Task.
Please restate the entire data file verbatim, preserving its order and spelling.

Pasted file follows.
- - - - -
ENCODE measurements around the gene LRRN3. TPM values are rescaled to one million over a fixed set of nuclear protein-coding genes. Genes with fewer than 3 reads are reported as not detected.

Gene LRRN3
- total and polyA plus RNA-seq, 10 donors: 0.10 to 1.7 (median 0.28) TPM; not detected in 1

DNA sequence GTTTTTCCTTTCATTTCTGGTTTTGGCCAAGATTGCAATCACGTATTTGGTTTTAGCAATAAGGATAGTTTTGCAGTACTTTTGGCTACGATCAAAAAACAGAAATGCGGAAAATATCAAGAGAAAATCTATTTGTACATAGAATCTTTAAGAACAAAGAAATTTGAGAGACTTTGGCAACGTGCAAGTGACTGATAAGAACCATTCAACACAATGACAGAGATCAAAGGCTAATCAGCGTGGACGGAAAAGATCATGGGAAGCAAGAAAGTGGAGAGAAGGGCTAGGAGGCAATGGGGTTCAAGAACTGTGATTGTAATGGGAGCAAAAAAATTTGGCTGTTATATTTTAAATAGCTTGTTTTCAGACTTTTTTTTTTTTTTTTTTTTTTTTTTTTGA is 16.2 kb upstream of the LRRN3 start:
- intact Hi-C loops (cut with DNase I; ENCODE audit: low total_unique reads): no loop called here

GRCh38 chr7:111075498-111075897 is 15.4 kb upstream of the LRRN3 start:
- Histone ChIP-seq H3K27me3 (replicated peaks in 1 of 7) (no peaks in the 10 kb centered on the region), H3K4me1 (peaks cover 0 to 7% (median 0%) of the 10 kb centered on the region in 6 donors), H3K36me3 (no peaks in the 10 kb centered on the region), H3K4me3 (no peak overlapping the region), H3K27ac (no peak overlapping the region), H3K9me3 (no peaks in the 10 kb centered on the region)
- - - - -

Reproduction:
ENCODE measurements around the gene LRRN3. TPM values are rescaled to one million over a fixed set of nuclear protein-coding genes. Genes with fewer than 3 reads are reported as not detected.

Gene LRRN3
- total and polyA plus RNA-seq, 10 donors: 0.10 to 1.7 (median 0.28) TPM; not detected in 1

DNA sequence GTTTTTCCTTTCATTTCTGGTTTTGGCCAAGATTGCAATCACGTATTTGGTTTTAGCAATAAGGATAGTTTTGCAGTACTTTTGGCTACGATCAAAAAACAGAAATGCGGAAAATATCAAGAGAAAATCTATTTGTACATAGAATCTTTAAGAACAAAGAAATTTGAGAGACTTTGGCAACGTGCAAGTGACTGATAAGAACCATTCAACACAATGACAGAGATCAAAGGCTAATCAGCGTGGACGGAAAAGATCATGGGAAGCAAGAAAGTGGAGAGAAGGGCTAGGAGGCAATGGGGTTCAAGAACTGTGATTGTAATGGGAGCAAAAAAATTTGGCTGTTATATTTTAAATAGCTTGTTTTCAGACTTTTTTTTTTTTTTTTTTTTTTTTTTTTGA is 16.2 kb upstream of the LRRN3 start:
- intact Hi-C loops (cut with DNase I; ENCODE audit: low total_unique reads): no loop called here

GRCh38 chr7:111075498-111075897 is 15.4 kb upstream of the LRRN3 start:
- Histone ChIP-seq H3K27me3 (replicated peaks in 1 of 7) (no peaks in the 10 kb centered on the region), H3K4me1 (peaks cover 0 to 7% (median 0%) of the 10 kb centered on the region in 6 donors), H3K36me3 (no peaks in the 10 kb centered on the region), H3K4me3 (no peak overlapping the region), H3K27ac (no peak overlapping the region), H3K9me3 (no peaks in the 10 kb centered on the region)